If you’re not aware of my online programs, here they are. (You can also go to this link for more details.)

One-on-One Mentoring: Are you looking to improve your painting and career as an artist?

Mentoring consists of weekly one-hour sessions over the course of four weeks for $300. The first Zoom session consists of an initial evaluation of your work, a discussion of your goals and an assignment designed to take you in the direction you wish to go. Following sessions consist of a discussion of the previous week’s assignment while addressing any questions you may have plus a new assignment. In the final session, I give you an action plan for the future.

Sessions preferably run over one calendar month. I am available most of the year, except when I am traveling between my summer and winter studios. I usually travel in late May and early June, and also in late August and early September.

(By the way, I also offer in-person mentoring, if you prefer, via my Private Intensive workshop. For details, go here.)

Critiques: Are you looking for feedback on your paintings?

For $50, I will critique two of your paintings and discuss the changes with you. This one-time Zoom session lasts an hour. We’ll arrange a mutually-agreeable date and time to meet.

I ask for images in advance. Then, before the session, I run each image through what I call my “Photoshop mill” and make changes to improve the piece. This is something I cannot do in a workshop because of the preparation time. And, rather than me just pointing to different parts of a painting and talking about it—which is all I can do in a workshop—I am actually able to share my computer screen and show the changes, step by step.

Testimonials? Here’s just one:

To say it was one of the best learning experiences I have had is not an exaggeration. It was rich in information that you were willing to share. … Every session you focused on different goals. I found that very helpful. Your teaching style is very thoughtful and supportive. You made it the outstanding experience that it was.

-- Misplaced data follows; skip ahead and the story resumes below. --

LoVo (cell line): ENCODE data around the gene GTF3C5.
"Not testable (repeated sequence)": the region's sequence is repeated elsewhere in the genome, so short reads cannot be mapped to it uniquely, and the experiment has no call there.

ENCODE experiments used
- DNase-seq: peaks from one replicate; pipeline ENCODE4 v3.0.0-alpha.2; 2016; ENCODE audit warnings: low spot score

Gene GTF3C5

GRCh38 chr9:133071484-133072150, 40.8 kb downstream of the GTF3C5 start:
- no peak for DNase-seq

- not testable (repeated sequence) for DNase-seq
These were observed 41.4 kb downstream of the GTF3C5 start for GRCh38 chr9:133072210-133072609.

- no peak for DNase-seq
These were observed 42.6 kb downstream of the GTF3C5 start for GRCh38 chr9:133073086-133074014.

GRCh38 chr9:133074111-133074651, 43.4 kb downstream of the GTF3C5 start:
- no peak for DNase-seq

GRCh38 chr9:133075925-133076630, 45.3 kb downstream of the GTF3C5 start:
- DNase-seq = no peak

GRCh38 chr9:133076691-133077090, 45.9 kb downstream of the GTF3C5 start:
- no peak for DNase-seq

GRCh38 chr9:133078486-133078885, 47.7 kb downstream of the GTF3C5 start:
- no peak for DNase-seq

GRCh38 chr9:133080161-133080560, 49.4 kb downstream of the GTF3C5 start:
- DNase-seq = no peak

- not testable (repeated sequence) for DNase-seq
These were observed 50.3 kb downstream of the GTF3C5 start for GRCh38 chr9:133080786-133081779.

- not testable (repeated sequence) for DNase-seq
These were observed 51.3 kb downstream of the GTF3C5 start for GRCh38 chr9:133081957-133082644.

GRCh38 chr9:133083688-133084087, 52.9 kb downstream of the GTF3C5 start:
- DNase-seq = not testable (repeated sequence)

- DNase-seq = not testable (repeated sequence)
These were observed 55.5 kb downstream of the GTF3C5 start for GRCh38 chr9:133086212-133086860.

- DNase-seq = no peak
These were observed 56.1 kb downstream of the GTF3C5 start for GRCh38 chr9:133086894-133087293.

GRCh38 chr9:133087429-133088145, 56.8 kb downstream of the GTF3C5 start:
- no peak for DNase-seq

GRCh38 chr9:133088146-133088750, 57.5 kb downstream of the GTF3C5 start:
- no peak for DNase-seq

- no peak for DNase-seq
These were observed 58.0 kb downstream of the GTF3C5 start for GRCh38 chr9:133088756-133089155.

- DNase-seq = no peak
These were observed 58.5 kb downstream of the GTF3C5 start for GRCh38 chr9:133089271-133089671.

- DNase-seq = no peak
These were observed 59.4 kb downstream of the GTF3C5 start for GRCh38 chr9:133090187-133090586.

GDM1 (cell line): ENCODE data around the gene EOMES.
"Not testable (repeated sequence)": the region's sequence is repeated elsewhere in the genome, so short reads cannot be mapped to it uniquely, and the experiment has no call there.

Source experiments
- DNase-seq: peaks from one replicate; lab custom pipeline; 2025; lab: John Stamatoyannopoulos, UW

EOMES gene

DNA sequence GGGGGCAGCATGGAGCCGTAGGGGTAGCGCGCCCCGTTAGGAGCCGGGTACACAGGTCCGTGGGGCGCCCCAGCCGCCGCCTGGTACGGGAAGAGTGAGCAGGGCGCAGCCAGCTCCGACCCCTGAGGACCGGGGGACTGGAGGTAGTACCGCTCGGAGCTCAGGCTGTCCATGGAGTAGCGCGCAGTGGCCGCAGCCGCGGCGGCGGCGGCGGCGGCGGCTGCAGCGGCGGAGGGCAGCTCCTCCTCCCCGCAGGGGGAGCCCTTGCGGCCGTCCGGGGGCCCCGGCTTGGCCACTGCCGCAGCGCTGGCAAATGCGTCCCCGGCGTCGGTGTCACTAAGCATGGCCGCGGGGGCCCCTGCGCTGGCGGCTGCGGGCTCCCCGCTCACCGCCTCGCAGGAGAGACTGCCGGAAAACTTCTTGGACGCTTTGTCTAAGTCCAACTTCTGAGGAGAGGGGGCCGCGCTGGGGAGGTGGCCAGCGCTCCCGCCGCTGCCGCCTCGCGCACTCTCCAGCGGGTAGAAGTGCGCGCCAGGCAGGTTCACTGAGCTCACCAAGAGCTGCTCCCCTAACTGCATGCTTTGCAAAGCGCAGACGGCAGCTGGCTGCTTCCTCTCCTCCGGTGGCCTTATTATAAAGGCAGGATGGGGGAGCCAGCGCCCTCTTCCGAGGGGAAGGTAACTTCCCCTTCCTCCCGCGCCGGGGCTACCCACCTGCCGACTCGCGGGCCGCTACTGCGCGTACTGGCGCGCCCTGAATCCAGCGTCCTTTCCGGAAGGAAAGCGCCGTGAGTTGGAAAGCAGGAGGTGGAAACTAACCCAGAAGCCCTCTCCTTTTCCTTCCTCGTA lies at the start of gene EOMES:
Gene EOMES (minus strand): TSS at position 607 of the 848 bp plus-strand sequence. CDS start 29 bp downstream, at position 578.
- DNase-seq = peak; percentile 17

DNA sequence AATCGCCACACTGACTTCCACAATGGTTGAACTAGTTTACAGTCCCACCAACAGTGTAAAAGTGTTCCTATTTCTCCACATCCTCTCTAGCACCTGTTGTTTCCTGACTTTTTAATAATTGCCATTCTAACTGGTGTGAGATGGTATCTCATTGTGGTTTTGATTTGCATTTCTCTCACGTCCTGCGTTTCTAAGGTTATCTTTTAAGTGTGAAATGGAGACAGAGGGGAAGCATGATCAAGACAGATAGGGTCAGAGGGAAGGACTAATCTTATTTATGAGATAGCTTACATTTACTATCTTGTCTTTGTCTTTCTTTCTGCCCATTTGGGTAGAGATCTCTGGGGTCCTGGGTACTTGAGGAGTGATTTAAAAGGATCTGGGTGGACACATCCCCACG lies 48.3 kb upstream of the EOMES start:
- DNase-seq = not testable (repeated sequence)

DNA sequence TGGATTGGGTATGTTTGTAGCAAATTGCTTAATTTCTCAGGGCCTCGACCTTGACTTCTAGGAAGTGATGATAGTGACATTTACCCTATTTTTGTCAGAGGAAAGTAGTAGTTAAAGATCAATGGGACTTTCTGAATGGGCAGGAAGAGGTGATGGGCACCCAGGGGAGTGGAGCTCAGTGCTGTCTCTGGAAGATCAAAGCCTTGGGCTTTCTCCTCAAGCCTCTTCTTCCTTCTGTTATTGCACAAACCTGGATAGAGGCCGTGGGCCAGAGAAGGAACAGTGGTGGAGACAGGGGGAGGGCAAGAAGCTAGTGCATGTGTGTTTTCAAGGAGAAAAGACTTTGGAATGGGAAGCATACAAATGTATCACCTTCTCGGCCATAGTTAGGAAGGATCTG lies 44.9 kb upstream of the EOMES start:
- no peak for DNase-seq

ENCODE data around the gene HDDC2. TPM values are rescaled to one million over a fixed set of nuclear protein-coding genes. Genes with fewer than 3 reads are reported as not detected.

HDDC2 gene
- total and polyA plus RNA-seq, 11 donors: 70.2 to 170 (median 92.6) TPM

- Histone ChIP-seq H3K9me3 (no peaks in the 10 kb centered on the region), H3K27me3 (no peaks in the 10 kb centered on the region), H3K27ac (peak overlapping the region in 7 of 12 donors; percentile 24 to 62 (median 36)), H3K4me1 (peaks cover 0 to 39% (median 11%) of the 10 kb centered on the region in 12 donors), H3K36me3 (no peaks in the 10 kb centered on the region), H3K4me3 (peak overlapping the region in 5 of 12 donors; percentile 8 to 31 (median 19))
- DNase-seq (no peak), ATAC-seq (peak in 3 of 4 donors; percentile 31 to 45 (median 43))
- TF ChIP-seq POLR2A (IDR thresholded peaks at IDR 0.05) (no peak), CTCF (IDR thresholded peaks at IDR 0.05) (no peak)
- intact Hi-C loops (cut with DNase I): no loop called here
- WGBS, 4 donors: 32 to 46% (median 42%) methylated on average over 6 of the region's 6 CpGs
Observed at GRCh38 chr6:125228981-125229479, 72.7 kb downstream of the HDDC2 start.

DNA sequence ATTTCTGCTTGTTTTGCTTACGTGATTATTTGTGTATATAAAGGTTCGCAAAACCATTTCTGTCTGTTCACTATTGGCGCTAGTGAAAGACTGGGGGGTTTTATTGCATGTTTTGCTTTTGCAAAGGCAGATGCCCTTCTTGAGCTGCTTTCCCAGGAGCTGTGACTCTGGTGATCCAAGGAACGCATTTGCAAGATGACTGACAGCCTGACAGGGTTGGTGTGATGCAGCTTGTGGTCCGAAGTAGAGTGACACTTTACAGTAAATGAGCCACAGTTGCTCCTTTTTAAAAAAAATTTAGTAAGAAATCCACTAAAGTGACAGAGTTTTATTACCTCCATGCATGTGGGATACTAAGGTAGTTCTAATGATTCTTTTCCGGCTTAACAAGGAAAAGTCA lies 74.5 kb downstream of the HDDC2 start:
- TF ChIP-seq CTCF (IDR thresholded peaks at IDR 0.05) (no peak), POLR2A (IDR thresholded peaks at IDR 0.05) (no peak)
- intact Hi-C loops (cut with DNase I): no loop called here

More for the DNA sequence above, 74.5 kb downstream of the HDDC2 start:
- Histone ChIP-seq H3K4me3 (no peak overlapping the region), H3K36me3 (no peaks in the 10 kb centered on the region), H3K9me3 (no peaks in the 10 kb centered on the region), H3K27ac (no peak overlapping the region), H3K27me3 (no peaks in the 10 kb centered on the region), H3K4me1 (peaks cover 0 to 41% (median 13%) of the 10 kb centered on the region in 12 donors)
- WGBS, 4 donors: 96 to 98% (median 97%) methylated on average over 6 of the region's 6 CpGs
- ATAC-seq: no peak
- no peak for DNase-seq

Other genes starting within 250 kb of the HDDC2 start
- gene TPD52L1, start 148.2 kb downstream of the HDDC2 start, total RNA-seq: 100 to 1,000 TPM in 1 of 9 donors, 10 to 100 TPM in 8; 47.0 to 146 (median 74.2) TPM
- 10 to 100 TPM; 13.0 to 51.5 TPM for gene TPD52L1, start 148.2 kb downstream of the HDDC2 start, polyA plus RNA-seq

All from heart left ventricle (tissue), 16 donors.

I hope you’ll join me for a critique—or better, embark with me on an ongoing journey in the mentoring program.

Sunday, March 12, 2023

Extreme Makeovers for Plein Air Paintings: The Cliffs of Zion

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Madeover: The Cliffs of Zion
12x16 oil / Available, PM/DM if interested
Read about my process below

(Continuing my series of Extreme Makeovers for Plein Air Paintings.)

I've painted at Zion National Park many times, usually in the early morning and just as the sun was coming up.  Well, there is a certain difficulty with this.  If you haven't been to Zion before, you need to know that if you follow the river into the canyon, which I think has some of the best scenery, the passage becomes narrower and narrower and the walls, closer and closer.  When sunlight penetrates into the canyon striking one wall, the light seems to bounce around forever in the shadows, causing all the shadowed walls to glow with a warm light.  Sometimes this bounced light seems to be very bright—and therein lies the problem.  Our eyes see warm colors as being lighter in value than they are.

1.  Here's a 12x16 oil plein air painting I made several years ago at Zion.  You'll note that the values of the shadowed walls are very light—too light.  So, I begin to make adjustments.  And, of course, one thing always leads to another....